History, The first cuckoo clocks
In 1629 an Augsburg nobleman by the name of Philipp Hainhofer (1578-1647) penned the first known description of a cuckoo clock. The clock belonged to Prince Elector August von Sachsen.
In a widely known handbook on music Musurgia Universalis (1650), the scholar Athanasius Kircher describes a mechanical organ with several automated figures, including a mechanical cuckoo. The bird automatically opens its beak and moves both its wings and tail. Simultaneously, we hear the call of the cuckoo, created by two organ pipes, tuned to a minor or major third.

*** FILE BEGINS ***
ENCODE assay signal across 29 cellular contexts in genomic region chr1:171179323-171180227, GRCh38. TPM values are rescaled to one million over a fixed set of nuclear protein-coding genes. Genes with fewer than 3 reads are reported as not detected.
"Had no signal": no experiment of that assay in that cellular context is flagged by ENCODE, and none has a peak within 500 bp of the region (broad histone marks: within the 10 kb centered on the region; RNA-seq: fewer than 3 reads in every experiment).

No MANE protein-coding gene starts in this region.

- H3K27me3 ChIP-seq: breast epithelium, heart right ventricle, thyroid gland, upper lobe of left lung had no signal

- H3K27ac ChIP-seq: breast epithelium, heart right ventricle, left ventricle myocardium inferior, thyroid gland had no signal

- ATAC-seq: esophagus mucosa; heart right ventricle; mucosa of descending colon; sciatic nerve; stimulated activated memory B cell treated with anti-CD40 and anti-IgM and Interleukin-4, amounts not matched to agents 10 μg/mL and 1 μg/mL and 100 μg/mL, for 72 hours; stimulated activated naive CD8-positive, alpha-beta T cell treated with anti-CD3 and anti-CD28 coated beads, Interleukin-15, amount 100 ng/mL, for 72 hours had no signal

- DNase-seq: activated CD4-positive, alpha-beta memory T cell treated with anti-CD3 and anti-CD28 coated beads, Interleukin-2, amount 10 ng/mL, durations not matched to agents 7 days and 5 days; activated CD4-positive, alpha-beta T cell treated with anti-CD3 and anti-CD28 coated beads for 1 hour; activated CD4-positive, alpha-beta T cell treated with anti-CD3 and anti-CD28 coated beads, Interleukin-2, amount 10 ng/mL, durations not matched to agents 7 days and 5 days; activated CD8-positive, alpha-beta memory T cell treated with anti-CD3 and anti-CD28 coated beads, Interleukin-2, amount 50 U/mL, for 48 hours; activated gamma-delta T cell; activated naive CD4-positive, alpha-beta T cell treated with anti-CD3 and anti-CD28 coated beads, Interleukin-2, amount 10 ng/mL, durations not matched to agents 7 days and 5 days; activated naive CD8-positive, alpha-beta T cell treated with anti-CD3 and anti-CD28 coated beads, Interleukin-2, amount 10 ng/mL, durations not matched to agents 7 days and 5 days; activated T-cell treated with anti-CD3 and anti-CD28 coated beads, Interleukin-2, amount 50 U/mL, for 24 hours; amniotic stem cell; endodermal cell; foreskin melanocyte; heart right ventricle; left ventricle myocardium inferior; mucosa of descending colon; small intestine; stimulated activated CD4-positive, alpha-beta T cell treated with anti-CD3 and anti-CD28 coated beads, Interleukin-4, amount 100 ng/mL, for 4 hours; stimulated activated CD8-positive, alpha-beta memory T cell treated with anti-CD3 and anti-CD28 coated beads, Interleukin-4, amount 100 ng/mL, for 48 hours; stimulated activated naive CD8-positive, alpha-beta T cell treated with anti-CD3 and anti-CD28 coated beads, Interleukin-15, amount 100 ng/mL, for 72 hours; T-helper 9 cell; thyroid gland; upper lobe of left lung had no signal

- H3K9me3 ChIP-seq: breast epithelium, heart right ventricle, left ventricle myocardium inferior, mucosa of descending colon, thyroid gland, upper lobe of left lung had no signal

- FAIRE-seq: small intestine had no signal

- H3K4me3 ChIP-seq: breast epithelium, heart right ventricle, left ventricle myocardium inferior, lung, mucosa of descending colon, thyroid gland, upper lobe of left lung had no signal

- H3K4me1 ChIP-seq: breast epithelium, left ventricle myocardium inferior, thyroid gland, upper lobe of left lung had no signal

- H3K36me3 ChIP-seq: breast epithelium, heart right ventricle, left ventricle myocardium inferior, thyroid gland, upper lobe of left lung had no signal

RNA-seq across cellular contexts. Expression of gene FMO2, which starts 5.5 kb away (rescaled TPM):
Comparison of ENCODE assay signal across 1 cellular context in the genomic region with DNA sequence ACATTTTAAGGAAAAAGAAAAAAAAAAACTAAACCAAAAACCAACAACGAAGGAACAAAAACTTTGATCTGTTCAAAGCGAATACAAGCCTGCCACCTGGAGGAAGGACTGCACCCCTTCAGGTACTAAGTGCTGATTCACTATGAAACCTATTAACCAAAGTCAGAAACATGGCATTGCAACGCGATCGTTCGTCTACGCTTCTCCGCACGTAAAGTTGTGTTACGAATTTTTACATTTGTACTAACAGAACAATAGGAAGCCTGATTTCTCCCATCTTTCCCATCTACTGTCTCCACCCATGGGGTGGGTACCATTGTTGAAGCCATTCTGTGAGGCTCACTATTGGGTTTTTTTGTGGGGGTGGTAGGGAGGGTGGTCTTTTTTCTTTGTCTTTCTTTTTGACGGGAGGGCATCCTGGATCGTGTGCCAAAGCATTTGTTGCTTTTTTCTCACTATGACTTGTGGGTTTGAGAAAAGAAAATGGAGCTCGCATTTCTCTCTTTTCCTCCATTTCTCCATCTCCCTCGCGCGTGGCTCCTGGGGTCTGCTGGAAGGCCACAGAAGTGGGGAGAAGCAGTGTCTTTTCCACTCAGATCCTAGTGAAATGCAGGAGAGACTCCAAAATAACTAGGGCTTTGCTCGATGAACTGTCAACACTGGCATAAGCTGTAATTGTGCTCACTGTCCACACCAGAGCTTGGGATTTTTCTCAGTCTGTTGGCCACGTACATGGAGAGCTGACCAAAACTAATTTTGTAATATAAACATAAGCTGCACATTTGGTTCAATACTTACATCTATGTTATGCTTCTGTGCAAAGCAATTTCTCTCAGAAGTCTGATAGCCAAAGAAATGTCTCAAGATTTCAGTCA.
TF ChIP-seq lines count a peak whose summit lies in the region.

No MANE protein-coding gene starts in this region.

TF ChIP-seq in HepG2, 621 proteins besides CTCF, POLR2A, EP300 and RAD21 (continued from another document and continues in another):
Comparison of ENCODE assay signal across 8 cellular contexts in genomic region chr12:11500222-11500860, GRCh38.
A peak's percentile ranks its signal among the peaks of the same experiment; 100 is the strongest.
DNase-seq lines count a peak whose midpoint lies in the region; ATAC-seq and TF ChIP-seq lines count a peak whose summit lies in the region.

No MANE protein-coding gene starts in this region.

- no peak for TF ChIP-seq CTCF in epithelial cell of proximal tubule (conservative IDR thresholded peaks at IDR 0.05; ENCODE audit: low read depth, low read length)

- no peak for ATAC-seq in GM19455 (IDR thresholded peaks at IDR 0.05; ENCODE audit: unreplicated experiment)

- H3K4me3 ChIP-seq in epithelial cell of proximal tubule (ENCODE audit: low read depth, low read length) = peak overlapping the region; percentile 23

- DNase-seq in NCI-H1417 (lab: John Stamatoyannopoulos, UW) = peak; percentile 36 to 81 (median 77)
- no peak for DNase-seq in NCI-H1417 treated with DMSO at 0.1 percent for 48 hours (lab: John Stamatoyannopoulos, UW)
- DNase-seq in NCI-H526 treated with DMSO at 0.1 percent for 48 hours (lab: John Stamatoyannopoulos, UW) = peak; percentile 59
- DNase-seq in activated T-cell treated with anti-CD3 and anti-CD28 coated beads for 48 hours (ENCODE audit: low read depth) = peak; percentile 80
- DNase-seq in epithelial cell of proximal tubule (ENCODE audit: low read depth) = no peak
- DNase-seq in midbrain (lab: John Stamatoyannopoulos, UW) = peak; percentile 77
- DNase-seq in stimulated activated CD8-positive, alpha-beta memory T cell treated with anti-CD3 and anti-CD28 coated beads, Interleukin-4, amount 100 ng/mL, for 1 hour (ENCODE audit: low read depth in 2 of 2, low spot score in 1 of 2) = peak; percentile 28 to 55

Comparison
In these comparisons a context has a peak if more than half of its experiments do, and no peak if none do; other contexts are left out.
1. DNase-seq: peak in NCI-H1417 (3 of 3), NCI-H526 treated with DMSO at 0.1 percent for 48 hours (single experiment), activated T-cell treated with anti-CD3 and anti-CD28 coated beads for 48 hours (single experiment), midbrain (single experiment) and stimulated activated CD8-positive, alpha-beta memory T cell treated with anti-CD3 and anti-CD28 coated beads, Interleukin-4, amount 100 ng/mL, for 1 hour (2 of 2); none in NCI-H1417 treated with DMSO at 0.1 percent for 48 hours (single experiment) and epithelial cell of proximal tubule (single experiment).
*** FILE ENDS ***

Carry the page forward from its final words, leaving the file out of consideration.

In 1669 Domenico Martinelli, in his Handbook on elementary clocks Horologi Elementari (1669), suggests using the call of the cuckoo to indicate the hours. Starting at that time the mechanism of the cuckoo clock was known. Any mechanic or clockmaker, who could read Latin or Italian, knew after reading the books that it was quite doable to have the cuckoo announce the hours.
The first cuckoo clocks made in the Black Forest
The first Black Forest cuckoo clocks were made in the middle of the 18th century. The first cuckoo clocks had a hand-painted shield and a wooden clockwork.
There are two main fables from the eighteenth and nineteenth centuries which tell conflicting stories about the origin of the cuckoo clock: